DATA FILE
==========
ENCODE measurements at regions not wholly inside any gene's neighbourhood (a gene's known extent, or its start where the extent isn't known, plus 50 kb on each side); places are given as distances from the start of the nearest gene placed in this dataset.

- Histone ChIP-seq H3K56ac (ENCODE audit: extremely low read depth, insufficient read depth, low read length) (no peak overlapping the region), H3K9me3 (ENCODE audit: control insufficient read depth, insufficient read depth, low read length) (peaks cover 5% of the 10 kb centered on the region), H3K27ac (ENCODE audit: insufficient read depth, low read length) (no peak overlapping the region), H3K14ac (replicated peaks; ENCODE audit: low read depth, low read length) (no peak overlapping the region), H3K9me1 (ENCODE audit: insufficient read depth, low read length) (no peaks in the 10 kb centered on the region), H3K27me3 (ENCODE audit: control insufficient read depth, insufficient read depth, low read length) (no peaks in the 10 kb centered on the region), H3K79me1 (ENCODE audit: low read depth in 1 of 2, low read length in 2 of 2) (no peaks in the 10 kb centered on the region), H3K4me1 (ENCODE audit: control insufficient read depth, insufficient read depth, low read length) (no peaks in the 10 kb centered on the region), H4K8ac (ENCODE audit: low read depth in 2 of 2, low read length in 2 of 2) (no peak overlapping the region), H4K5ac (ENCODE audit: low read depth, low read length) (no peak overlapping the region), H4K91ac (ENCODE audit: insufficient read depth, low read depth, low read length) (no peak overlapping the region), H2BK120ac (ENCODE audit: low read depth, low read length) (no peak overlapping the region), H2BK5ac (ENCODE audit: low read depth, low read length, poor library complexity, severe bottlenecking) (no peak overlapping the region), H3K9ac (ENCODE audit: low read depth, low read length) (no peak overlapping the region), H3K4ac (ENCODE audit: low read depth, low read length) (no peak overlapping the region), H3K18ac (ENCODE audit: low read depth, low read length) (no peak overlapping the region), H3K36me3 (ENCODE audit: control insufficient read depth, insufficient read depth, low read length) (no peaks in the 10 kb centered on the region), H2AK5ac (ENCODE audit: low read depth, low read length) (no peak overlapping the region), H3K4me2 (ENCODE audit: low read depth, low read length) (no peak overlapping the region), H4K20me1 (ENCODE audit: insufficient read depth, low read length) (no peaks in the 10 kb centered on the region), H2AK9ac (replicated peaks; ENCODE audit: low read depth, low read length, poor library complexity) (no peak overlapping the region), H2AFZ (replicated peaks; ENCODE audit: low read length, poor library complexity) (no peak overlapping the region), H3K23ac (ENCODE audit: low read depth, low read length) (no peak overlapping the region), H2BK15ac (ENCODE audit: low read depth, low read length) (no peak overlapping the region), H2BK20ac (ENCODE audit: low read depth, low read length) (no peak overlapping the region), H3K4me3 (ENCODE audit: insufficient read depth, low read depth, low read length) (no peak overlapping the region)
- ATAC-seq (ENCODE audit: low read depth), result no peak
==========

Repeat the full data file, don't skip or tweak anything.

ENCODE measurements at regions not wholly inside any gene's neighbourhood (a gene's known extent, or its start where the extent isn't known, plus 50 kb on each side); places are given as distances from the start of the nearest gene placed in this dataset.

- Histone ChIP-seq H3K56ac (ENCODE audit: extremely low read depth, insufficient read depth, low read length) (no peak overlapping the region), H3K9me3 (ENCODE audit: control insufficient read depth, insufficient read depth, low read length) (peaks cover 5% of the 10 kb centered on the region), H3K27ac (ENCODE audit: insufficient read depth, low read length) (no peak overlapping the region), H3K14ac (replicated peaks; ENCODE audit: low read depth, low read length) (no peak overlapping the region), H3K9me1 (ENCODE audit: insufficient read depth, low read length) (no peaks in the 10 kb centered on the region), H3K27me3 (ENCODE audit: control insufficient read depth, insufficient read depth, low read length) (no peaks in the 10 kb centered on the region), H3K79me1 (ENCODE audit: low read depth in 1 of 2, low read length in 2 of 2) (no peaks in the 10 kb centered on the region), H3K4me1 (ENCODE audit: control insufficient read depth, insufficient read depth, low read length) (no peaks in the 10 kb centered on the region), H4K8ac (ENCODE audit: low read depth in 2 of 2, low read length in 2 of 2) (no peak overlapping the region), H4K5ac (ENCODE audit: low read depth, low read length) (no peak overlapping the region), H4K91ac (ENCODE audit: insufficient read depth, low read depth, low read length) (no peak overlapping the region), H2BK120ac (ENCODE audit: low read depth, low read length) (no peak overlapping the region), H2BK5ac (ENCODE audit: low read depth, low read length, poor library complexity, severe bottlenecking) (no peak overlapping the region), H3K9ac (ENCODE audit: low read depth, low read length) (no peak overlapping the region), H3K4ac (ENCODE audit: low read depth, low read length) (no peak overlapping the region), H3K18ac (ENCODE audit: low read depth, low read length) (no peak overlapping the region), H3K36me3 (ENCODE audit: control insufficient read depth, insufficient read depth, low read length) (no peaks in the 10 kb centered on the region), H2AK5ac (ENCODE audit: low read depth, low read length) (no peak overlapping the region), H3K4me2 (ENCODE audit: low read depth, low read length) (no peak overlapping the region), H4K20me1 (ENCODE audit: insufficient read depth, low read length) (no peaks in the 10 kb centered on the region), H2AK9ac (replicated peaks; ENCODE audit: low read depth, low read length, poor library complexity) (no peak overlapping the region), H2AFZ (replicated peaks; ENCODE audit: low read length, poor library complexity) (no peak overlapping the region), H3K23ac (ENCODE audit: low read depth, low read length) (no peak overlapping the region), H2BK15ac (ENCODE audit: low read depth, low read length) (no peak overlapping the region), H2BK20ac (ENCODE audit: low read depth, low read length) (no peak overlapping the region), H3K4me3 (ENCODE audit: insufficient read depth, low read depth, low read length) (no peak overlapping the region)
- ATAC-seq (ENCODE audit: low read depth), result no peak